Budget 2016: What we know so far and what's to comeComments Off on Budget 2016: What we know so far and what's to come
On Wednesday George Osborne will once again take his red briefcase to the Houses of Parliament to deliver a budget.
This is expected to be a tricky one for the Chancellor, whose pledge to run an absolute budget surplus by 2019/20 has left him with little wiggle room.
As usual we have already been given a taster of what he will announce from the despatch box, while forecasters are filling the remaining hours before his speech firing out predictions about what else will be put on the table.
Here’s a round-up of what we know so far and what is expected to come.
What we know…
Low-paid workers will be incentivised to save through a bonus awarded on the money they are able to set aside.
Employees on in-work benefits like tax credits who manage to save £50 a month will get a 50% top-up on their savings after two years – a payout that could be worth up to £600.
‘Help to Save’ will be available to around 3.5 million adults. They would be able to withdraw the cash and would not face restrictions on how they use the funds.
The Chancellor has already warned of spending cuts worth 50p in every £100. The estimated total value of cuts has been put at £4 billion.
He said it was a choice between acting now and paying later and that the savings were “not a huge amount in the scheme of things”.
It is part of Osborne’s attempts to stay within the boundaries of his deficit reduction plan amid weaker economic growth.
Osborne called off a cut to tax relief on pension contributions for higher and top-rate earners after pressure from industry and backbench MPs.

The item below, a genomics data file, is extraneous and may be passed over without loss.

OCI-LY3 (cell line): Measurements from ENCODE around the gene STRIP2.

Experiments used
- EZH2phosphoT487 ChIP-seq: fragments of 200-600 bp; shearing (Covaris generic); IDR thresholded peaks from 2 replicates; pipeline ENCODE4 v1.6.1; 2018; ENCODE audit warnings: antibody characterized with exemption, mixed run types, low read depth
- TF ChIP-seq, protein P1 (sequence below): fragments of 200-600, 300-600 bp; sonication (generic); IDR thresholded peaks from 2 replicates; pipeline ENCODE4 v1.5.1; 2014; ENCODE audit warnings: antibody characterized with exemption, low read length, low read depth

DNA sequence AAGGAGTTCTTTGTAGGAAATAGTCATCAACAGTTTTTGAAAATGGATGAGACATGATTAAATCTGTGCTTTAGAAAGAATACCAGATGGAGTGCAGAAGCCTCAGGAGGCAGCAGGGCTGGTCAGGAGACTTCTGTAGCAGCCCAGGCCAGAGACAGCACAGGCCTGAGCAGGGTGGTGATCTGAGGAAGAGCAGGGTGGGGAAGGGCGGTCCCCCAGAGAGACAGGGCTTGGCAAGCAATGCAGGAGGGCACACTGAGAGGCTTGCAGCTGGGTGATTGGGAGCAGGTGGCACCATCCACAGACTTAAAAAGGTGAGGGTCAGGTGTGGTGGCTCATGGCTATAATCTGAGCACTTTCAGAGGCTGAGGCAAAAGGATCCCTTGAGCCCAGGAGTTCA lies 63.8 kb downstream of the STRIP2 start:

What could be on its way…
Pensions may not be entirely left alone in this budget. Despite the earlier u-turn some are still expecting pensions to be targeted in some way, perhaps with a cap on contributions for high earners or a reduction in the lifetime allowance.
Experts have also predicted Osborne will raise revenues by increasing tax on insurance premiums. That would affect anyone who has a policy on anything from a car to a home.
A levy worth another 16p on cigarettes has also been suggested.
Despite being a potentially unpopular move, fuel duty could also rise, says the Standard’s Russell Lynch, as it would bring in billions Osborne needs to help meet his targets. A 2p increase would bring in £2.7 billion over the next three years.
Tax avoidance crackdown
The Times is expecting Osborne to unveil a ‘Paxman’ tax, in other words the closure of a loophole that has allowed TV presenters and public-sector bosses to avoid tax by being paid through personal service companies.
It takes its name from University Challenge frontman Jeremy Paxman who was paid in that way.
Osborne could try soften the blow of tax hikes and spending cuts through an increase to personal allowance and a higher-rate tax band threshold.
Lloyds share sale
With Lloyds shares moving back towards the price at which the Treasury can sell its remaining stake and make a profit, Osborne may fire the starting gun on a sale of its holding to the public.
Standard columnist Nick Goodway has forecast the fourth consecutive a 1p cut in the price of print.
Goodway says research has shown this is not just a populist move but also makes economic sense.
“The latest example of this was the research for Camra by the Centre for Economics and Business Research showing that as many as 550 pubs would be at risk if duty went up in line with the escalator.”